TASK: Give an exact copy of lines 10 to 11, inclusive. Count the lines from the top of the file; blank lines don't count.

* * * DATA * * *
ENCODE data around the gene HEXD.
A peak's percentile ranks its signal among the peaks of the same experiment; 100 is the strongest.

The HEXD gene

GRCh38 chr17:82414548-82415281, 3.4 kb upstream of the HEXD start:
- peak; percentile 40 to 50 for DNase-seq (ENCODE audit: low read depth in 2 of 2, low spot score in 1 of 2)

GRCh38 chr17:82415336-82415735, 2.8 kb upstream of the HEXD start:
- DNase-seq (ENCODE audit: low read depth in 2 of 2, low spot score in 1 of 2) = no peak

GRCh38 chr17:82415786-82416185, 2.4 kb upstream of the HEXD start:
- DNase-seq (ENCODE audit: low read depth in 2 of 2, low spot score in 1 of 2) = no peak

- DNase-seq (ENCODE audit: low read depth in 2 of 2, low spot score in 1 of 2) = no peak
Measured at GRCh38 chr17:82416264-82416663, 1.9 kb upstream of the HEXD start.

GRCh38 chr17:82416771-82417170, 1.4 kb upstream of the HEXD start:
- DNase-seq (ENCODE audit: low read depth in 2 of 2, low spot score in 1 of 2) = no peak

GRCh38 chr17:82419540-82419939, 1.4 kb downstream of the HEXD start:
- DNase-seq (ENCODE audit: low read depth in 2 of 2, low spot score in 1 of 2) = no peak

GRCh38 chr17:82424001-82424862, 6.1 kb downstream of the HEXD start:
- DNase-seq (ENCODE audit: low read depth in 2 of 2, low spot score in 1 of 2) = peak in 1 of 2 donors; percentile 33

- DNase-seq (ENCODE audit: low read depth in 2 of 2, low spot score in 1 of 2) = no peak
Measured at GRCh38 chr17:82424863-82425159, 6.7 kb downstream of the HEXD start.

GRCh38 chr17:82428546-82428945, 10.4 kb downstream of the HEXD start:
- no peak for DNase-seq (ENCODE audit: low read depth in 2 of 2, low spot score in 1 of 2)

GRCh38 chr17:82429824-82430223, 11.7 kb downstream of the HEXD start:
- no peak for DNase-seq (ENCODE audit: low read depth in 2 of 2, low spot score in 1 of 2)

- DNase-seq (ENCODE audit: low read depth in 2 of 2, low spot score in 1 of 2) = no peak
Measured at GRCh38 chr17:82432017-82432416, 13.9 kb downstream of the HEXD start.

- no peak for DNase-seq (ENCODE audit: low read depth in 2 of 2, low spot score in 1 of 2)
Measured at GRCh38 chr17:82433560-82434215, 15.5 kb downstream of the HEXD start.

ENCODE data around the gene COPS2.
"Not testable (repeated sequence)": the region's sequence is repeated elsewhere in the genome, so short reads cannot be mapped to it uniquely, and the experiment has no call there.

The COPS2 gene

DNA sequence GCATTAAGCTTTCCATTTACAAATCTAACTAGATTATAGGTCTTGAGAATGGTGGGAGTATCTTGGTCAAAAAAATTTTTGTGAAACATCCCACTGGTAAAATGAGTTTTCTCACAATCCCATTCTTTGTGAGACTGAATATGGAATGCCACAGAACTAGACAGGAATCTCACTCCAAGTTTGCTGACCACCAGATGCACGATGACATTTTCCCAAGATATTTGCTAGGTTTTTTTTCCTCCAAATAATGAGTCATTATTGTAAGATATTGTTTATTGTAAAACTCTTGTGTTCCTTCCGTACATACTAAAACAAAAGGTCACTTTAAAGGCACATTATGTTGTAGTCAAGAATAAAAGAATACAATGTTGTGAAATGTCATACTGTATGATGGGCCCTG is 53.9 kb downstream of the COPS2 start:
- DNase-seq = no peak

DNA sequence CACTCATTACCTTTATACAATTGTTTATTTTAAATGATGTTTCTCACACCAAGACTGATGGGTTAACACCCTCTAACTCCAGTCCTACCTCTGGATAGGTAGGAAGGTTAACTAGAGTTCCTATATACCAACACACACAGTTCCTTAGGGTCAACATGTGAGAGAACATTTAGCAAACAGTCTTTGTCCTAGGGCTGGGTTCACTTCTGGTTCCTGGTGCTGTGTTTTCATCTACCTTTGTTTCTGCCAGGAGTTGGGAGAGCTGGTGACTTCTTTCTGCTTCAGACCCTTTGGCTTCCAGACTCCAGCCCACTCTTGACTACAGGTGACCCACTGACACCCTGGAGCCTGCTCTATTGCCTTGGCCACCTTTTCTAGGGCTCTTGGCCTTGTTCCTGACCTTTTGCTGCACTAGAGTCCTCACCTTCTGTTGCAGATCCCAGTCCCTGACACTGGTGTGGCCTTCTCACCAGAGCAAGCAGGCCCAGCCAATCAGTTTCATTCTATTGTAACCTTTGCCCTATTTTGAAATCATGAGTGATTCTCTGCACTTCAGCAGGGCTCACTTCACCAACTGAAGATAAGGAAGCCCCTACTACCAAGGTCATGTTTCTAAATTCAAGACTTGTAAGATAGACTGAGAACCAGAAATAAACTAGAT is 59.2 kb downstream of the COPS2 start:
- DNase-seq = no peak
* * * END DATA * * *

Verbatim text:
- DNase-seq (ENCODE audit: low read depth in 2 of 2, low spot score in 1 of 2) = no peak
Measured at GRCh38 chr17:82416264-82416663, 1.9 kb upstream of the HEXD start.